Period Trackers and Data Privacy

What is happening?

A lot of information is being spread around about the dangers of period tracker data in the wake of Roe v Wade being overturned, and with good reason. Some state legislatures are investigating a troublesome and vaguely defined area of law: whether you can be charged with a crime in one state for activity that takes place in another. For example, if Texas criminalizes activity seeking or aiding an abortion, then people who travel to another state where the activity is illegal could still be charged in Texas for aiding that effort.

Will that type of legal stance hold up in court? Unfortunately it seems likely to do so because of the specific nature of the abortion issue rather than on purely legal merits. The domain of states rights ends at the state borders constitutionally, but there’s precedent to upset that balance. An example would be the way international law is applied to US citizens when abroad. Traveling to another country to commit an act that is illegal in the United States remains a crime, even if that act is legal in the country it occurs in. This is commonly applied to underage sexual activity in places like Thailand, and it paints a clear picture for how states can apply the same logic to their own residents.

What about period trackers?

So why the fuss over period trackers? The primary reason is that these apps are not made for those who menstruate, but for marketers. Their primary purpose is to harvest data that can be shared with third parties for marketing purposes. Users trade their private behavioral and health information for a service that helps them to understand their own reproductive health and plan around it. This is not the model for just a couple of these apps, either. This is the standard reason they exist and the model of revenue they use for justification for investors. User data IS the product.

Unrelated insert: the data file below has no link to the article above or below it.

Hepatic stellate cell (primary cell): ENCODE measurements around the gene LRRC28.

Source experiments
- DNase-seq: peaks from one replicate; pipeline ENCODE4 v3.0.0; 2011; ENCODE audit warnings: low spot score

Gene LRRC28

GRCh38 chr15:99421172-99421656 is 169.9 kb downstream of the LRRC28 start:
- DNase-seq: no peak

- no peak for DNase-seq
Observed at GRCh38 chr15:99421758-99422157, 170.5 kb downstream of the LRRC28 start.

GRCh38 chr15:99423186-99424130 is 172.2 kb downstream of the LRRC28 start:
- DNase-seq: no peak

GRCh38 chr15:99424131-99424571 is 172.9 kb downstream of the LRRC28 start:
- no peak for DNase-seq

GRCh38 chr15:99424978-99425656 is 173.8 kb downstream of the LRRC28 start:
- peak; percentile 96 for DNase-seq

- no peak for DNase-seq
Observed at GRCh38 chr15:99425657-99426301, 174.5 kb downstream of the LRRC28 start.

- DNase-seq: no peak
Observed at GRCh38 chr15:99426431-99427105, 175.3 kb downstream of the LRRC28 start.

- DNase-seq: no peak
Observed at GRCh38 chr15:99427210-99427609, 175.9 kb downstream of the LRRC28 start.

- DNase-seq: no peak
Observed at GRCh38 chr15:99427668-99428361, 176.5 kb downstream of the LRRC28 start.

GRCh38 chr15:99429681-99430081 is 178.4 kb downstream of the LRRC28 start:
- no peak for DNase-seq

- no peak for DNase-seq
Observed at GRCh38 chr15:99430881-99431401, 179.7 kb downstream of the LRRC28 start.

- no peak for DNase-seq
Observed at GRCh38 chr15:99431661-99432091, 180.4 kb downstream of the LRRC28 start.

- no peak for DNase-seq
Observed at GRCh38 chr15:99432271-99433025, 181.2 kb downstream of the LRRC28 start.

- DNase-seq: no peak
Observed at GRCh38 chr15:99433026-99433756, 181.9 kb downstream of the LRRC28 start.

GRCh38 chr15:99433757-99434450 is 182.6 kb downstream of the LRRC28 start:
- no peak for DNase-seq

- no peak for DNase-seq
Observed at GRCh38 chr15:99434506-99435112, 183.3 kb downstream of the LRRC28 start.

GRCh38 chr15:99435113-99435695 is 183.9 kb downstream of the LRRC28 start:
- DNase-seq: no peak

But what about [specific app]?

But what about that app that I saw shared on Facebook? They had a powerful message that it’s run by and for women. Or maybe there was a signed commitment to never sell our personal data. This one says they’re based in Germany, so the data is safe, right?

No. If your data is being collected it is not safe. Period.

What about that company run by women? Surely they care about keeping other women safe. They probably do, at least on some level. These types of stances are often taken from an ethical position of individuals who actually believe in their cause, but they make promises that are incomplete, ignorant of the challenges, or otherwise fail to align with what readers take away.

A company run by women has the same goal as a company run by men: make a profit, ensure its continuation, and grow. In the case of a non-profit there may be some wiggle room in there, but the business exists to do business.

But they promised to never sell my data! And in some cases that may be true, to a degree. They may not be selling your data directly to a data broker, but instead they will provide that data to a third party company to analyze and allow for targeted advertising. They technically didn’t sell it. They sold the byproduct of the data, which is a distinction without worth for the end user. Your data is still flowing around to groups you have no awareness of and used in countless ways.